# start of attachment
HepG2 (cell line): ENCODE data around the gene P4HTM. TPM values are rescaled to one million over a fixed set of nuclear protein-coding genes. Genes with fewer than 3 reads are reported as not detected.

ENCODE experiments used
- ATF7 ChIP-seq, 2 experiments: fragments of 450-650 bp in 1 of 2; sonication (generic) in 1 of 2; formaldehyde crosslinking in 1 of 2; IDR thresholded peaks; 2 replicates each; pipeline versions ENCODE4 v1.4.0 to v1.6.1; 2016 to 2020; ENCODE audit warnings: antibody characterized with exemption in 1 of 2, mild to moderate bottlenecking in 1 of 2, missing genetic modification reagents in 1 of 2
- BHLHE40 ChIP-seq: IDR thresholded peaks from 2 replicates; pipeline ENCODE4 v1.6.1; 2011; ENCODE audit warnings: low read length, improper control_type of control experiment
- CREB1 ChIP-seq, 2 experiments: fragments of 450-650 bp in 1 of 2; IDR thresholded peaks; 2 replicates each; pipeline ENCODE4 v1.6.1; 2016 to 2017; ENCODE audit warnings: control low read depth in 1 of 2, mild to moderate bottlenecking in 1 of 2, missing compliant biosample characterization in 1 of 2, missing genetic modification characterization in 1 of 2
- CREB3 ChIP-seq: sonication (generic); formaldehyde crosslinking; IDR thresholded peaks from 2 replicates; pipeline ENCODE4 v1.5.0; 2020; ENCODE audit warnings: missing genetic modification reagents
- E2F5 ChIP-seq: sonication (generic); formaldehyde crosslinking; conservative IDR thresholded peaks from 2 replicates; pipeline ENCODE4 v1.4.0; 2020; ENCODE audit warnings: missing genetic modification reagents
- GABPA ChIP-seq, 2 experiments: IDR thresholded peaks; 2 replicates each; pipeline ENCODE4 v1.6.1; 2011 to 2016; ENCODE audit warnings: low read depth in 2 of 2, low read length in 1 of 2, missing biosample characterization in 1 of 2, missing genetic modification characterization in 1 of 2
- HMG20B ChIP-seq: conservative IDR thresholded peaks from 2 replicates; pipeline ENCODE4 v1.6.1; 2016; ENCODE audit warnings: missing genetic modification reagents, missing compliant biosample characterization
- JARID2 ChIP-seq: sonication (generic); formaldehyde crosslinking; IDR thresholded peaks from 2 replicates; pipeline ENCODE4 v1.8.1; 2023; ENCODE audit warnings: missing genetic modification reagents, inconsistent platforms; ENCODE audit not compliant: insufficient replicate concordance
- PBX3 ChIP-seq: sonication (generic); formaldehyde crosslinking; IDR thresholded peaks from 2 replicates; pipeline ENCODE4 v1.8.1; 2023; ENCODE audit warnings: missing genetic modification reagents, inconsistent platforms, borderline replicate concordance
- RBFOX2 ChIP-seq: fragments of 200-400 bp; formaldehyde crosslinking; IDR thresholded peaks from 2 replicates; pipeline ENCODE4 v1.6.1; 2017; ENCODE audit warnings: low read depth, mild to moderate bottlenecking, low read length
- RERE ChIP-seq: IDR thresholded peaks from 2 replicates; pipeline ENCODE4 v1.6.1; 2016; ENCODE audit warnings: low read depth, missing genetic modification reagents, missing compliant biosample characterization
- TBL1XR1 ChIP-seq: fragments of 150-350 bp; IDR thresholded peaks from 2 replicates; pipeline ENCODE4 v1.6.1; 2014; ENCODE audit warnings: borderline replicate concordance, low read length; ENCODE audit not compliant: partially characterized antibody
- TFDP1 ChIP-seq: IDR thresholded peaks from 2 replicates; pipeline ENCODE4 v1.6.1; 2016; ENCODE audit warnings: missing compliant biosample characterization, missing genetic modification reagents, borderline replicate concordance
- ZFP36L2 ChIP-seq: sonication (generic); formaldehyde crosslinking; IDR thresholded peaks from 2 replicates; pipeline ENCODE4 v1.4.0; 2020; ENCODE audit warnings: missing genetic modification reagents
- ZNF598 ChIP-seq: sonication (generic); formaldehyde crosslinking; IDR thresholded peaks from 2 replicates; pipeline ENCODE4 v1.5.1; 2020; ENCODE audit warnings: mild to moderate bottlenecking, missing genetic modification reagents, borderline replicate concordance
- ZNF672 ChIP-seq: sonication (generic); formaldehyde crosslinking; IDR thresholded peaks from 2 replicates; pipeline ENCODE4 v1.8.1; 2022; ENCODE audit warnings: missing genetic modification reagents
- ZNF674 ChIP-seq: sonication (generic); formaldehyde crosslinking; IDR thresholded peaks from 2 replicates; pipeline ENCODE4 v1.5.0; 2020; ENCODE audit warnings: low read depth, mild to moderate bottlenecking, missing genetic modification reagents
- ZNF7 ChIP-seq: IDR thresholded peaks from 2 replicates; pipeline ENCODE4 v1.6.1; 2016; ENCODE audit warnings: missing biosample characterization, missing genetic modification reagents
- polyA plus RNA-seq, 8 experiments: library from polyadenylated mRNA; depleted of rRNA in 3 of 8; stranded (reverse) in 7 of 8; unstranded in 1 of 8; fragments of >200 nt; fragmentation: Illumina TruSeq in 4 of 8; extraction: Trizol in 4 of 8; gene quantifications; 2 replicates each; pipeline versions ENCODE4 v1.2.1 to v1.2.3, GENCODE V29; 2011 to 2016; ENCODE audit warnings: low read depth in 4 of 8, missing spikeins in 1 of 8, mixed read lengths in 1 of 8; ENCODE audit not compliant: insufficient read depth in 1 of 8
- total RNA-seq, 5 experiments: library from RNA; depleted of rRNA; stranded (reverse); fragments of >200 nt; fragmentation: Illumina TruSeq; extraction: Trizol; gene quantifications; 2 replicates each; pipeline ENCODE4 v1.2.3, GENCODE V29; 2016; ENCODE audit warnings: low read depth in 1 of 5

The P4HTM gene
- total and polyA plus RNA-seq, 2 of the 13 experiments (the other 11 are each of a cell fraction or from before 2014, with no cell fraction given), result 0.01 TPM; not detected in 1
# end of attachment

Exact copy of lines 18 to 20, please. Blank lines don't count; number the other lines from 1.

- ZNF672 ChIP-seq: sonication (generic); formaldehyde crosslinking; IDR thresholded peaks from 2 replicates; pipeline ENCODE4 v1.8.1; 2022; ENCODE audit warnings: missing genetic modification reagents
- ZNF674 ChIP-seq: sonication (generic); formaldehyde crosslinking; IDR thresholded peaks from 2 replicates; pipeline ENCODE4 v1.5.0; 2020; ENCODE audit warnings: low read depth, mild to moderate bottlenecking, missing genetic modification reagents
- ZNF7 ChIP-seq: IDR thresholded peaks from 2 replicates; pipeline ENCODE4 v1.6.1; 2016; ENCODE audit warnings: missing biosample characterization, missing genetic modification reagents